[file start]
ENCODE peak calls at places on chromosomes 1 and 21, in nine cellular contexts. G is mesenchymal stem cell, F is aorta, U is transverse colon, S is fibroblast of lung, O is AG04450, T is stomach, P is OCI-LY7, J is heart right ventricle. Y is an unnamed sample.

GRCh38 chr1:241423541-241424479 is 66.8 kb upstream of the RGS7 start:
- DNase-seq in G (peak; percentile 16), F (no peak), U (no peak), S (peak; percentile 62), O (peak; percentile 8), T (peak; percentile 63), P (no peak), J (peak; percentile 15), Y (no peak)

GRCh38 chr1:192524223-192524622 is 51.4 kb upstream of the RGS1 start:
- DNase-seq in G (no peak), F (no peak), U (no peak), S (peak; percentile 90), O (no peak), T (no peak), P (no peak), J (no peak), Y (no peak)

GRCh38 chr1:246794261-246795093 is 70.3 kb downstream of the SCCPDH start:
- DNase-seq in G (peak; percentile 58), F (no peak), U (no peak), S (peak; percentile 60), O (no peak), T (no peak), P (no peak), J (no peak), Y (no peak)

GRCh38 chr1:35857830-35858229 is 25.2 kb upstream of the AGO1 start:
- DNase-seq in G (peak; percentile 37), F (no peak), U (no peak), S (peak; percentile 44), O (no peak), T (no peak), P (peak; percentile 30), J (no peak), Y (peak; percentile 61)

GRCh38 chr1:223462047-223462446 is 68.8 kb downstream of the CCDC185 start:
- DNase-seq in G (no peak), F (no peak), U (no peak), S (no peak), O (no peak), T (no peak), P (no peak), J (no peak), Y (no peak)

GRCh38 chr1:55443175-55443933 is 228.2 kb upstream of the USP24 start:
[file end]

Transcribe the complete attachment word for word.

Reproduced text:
ENCODE peak calls at places on chromosomes 1 and 21, in nine cellular contexts. G is mesenchymal stem cell, F is aorta, U is transverse colon, S is fibroblast of lung, O is AG04450, T is stomach, P is OCI-LY7, J is heart right ventricle. Y is an unnamed sample.

GRCh38 chr1:241423541-241424479 is 66.8 kb upstream of the RGS7 start:
- DNase-seq in G (peak; percentile 16), F (no peak), U (no peak), S (peak; percentile 62), O (peak; percentile 8), T (peak; percentile 63), P (no peak), J (peak; percentile 15), Y (no peak)

GRCh38 chr1:192524223-192524622 is 51.4 kb upstream of the RGS1 start:
- DNase-seq in G (no peak), F (no peak), U (no peak), S (peak; percentile 90), O (no peak), T (no peak), P (no peak), J (no peak), Y (no peak)

GRCh38 chr1:246794261-246795093 is 70.3 kb downstream of the SCCPDH start:
- DNase-seq in G (peak; percentile 58), F (no peak), U (no peak), S (peak; percentile 60), O (no peak), T (no peak), P (no peak), J (no peak), Y (no peak)

GRCh38 chr1:35857830-35858229 is 25.2 kb upstream of the AGO1 start:
- DNase-seq in G (peak; percentile 37), F (no peak), U (no peak), S (peak; percentile 44), O (no peak), T (no peak), P (peak; percentile 30), J (no peak), Y (peak; percentile 61)

GRCh38 chr1:223462047-223462446 is 68.8 kb downstream of the CCDC185 start:
- DNase-seq in G (no peak), F (no peak), U (no peak), S (no peak), O (no peak), T (no peak), P (no peak), J (no peak), Y (no peak)

GRCh38 chr1:55443175-55443933 is 228.2 kb upstream of the USP24 start: